By Lyndsey Hall
Unemployment has fallen to its lowest for more than forty years, according to official figures from the Office for National Statistics (ONS).
The number of unemployed adults fell by 65,000 to 1.36 million, or just 4%, in the three months to June 2018. The figures also reveal a rise in productivity, but a slowdown in wage growth. Wages, excluding bonuses, grew by just 2.7% in the three months to June, compared with a year ago.
The ONS report also shows that the number of EU nationals working in the UK fell by a record amount, continuing a trend seen since the Brexit vote in 2016. The fall is the largest annual amount since records began in 1997. That contrasted with a rise in the number of non-EU nationals working in the UK to 1.27 million, 74,000 more than last year.
The drop in the unemployment rate came despite a smaller-than-expected 42,000 increase in the number of jobs created over the three-month period.
On productivity, the ONS said output per hour worked was up by 1.5%, the biggest increase since late 2016.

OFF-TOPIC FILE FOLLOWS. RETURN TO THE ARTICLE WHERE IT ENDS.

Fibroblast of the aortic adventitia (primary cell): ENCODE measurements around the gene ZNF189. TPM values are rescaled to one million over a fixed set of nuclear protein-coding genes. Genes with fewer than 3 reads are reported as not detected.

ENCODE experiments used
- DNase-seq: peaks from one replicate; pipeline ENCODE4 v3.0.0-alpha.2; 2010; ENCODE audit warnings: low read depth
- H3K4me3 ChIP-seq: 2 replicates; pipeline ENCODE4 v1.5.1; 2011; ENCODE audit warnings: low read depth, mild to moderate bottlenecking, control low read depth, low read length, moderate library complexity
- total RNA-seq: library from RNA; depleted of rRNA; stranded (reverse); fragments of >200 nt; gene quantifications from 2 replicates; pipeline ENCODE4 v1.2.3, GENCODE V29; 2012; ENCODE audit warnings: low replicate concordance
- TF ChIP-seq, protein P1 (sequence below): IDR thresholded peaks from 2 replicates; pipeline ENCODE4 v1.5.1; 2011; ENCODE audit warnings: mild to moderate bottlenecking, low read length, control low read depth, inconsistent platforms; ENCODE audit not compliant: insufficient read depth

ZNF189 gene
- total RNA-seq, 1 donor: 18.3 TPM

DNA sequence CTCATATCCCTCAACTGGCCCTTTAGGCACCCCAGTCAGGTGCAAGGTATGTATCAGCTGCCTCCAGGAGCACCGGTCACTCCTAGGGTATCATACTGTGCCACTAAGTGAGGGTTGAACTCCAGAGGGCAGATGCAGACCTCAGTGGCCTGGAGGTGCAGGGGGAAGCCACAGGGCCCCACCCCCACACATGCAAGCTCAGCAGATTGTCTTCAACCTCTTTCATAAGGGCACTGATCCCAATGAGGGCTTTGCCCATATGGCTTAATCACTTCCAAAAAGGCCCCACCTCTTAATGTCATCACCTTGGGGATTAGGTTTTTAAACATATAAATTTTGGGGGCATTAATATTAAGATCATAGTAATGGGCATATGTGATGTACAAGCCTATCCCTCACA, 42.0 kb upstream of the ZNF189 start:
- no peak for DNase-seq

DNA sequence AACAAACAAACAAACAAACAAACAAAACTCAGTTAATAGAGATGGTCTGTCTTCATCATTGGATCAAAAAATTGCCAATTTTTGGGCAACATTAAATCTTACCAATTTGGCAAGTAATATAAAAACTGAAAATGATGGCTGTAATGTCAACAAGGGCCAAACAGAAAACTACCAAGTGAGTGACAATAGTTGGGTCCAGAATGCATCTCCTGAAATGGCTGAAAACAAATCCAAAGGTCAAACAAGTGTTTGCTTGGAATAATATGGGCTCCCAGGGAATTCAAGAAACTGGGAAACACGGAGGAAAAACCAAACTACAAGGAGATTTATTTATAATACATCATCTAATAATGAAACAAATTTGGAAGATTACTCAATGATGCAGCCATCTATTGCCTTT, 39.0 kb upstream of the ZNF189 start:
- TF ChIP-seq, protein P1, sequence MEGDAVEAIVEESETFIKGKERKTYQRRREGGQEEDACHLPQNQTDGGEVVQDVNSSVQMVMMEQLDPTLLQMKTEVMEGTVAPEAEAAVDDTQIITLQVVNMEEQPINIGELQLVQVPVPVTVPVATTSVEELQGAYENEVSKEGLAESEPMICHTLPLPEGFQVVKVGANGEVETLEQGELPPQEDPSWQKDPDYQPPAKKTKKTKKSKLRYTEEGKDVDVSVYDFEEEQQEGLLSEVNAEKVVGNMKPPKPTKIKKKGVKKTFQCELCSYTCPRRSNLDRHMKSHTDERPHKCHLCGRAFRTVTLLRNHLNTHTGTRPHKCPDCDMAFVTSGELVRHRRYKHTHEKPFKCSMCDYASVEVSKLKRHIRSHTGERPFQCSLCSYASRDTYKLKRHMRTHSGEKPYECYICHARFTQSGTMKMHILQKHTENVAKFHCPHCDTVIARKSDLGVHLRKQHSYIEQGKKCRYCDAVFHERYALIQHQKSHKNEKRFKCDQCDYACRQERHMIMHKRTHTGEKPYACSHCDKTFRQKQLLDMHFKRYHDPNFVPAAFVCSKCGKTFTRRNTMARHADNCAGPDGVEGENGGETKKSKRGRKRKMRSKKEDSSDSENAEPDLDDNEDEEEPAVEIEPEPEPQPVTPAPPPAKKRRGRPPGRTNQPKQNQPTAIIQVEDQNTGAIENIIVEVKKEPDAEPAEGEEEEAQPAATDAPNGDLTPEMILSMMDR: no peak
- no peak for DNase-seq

The official figures also showed 104,000 people who had been employed on “zero-hours” contracts left this type of employment, leaving just 780,000 with this as their main source of income. In addition, the number of people aged 16 to 64 who were not working, looking for work or available to work—also known as “economically inactive”—increased by 77,000 from the first quarter of 2018.
The CBI said the size of the UK workforce was shrinking at the same time as vacancies for skills and labour were growing. Matthew Percival, CBI head of employment, said the government needed to guarantee that EU workers could continue to work even in a “no-deal” Brexit scenario.